United States District Court, E.D. California
ANDY E. CASTRO, Plaintiff,
CITY OF CLOVIS; et al., Defendants.
ORDER GRANTING IN PART DEFENDANTS' MOTIONS TO
DISMISS AND GRANTING PLAINTIFF LEAVE TO AMEND (DOC. NOS. 8,
matter is before the court on the motions to dismiss filed on
behalf of defendant City of Clovis (the “City”)
and defendants Clovis Unified School District
(“CUSD”), Andrew Bolls, and Stephanie Hanks
(collectively, the “CSUD defendants”). (Doc. Nos.
8, 9.) A hearing on the motions was held on October 1, 2019.
Plaintiff Andy E. Castro appeared pro se, attorney
Gregory Myers appeared telephonically on behalf of the City
of Clovis, and attorney Ryan Porte appeared on behalf of
defendants CUSD, Bolls, and Hanks. The court has considered
the parties' briefing and heard from the parties, and for
the reasons set forth below, will grant the City's motion
in its entirety and grant the CUSD defendants' motion in
13, 2019, plaintiff filed this action, alleging violations of
his rights to free speech and due process. (Doc. No. 1
(“Compl.”).) According to the complaint,
plaintiff is a former Clovis High School student who recently
turned 18 and finished high school. (Id. at ¶
8.) Plaintiff was scheduled to attend his graduation ceremony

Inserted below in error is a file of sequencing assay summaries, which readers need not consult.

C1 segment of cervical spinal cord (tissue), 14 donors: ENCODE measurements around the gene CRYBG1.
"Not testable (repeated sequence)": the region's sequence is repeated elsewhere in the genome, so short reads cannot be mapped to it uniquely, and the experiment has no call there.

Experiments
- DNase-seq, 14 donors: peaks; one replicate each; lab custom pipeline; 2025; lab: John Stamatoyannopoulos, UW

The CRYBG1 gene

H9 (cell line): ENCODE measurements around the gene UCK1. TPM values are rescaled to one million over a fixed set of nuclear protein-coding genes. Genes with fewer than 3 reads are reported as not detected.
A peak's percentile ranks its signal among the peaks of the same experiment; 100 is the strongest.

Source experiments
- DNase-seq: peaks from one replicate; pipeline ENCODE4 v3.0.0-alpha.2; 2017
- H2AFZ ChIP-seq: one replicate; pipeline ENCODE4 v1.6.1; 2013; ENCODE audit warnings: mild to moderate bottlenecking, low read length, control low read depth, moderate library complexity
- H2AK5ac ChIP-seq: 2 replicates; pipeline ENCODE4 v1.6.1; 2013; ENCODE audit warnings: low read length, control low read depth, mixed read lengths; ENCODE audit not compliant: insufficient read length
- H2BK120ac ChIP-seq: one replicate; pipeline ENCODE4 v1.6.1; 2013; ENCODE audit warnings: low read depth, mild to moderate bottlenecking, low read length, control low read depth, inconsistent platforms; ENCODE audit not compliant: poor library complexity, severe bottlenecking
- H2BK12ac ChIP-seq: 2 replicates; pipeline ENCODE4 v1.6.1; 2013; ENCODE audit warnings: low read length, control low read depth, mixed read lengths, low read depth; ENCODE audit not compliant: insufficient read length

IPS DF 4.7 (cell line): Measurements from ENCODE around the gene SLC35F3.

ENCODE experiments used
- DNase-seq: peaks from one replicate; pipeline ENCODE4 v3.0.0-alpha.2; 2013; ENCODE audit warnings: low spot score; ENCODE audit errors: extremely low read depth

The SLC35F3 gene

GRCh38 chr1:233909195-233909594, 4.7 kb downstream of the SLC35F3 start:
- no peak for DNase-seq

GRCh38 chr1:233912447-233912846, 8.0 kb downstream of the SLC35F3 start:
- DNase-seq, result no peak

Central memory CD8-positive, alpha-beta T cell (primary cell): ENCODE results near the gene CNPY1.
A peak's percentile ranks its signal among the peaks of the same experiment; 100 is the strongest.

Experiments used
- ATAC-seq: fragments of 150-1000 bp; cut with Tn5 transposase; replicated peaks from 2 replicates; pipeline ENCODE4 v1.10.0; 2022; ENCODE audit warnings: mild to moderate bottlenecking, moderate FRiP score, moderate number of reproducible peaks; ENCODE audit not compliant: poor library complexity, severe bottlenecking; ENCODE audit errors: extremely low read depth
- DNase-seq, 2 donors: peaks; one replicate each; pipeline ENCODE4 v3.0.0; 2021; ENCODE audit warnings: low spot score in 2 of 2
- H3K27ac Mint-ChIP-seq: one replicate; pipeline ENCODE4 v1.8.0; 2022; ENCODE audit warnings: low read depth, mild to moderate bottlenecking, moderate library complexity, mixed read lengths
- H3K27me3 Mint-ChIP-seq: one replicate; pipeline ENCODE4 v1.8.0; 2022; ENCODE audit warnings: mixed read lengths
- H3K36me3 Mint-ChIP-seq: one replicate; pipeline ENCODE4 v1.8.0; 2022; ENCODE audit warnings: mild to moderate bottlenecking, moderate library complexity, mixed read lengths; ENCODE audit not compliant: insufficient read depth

on May 30, 2019, when his school “revok[ed] his VIP
sitting privilege in the graduation ceremony, remov[ed] him
off the school premises, and enjoin[ed] him from
participating in his long-awaited graduation ceremony that
was by then only 3 hours away, ” allegedly as
punishment for a tweet that he had posted on Twitter.
(Id.) In that tweet, sent to a Nigerian friend on an
unidentified date before his graduation, plaintiff used the
words “nigga” and “nigger, ”
apparently with his friend's consent and as a form of
“intercultural communication.” (Id.).
Another Twitter user saw the tweet and reported it to the
school, which, in addition to barring plaintiff from
attending his graduation, “order[ed] him to delete the
alleged offensive message from his [T]witter
on these allegations, plaintiff asserts four causes of action
seeking general and punitive damages: (1) violation of his
First Amendment right to free speech; (2) violation of his
Fifth Amendment right to due process; (3) violation of his
right to free speech under Article I, § 2 of the
California Constitution; and (4) violation of his right to
free speech under California Education Code § 48950(a).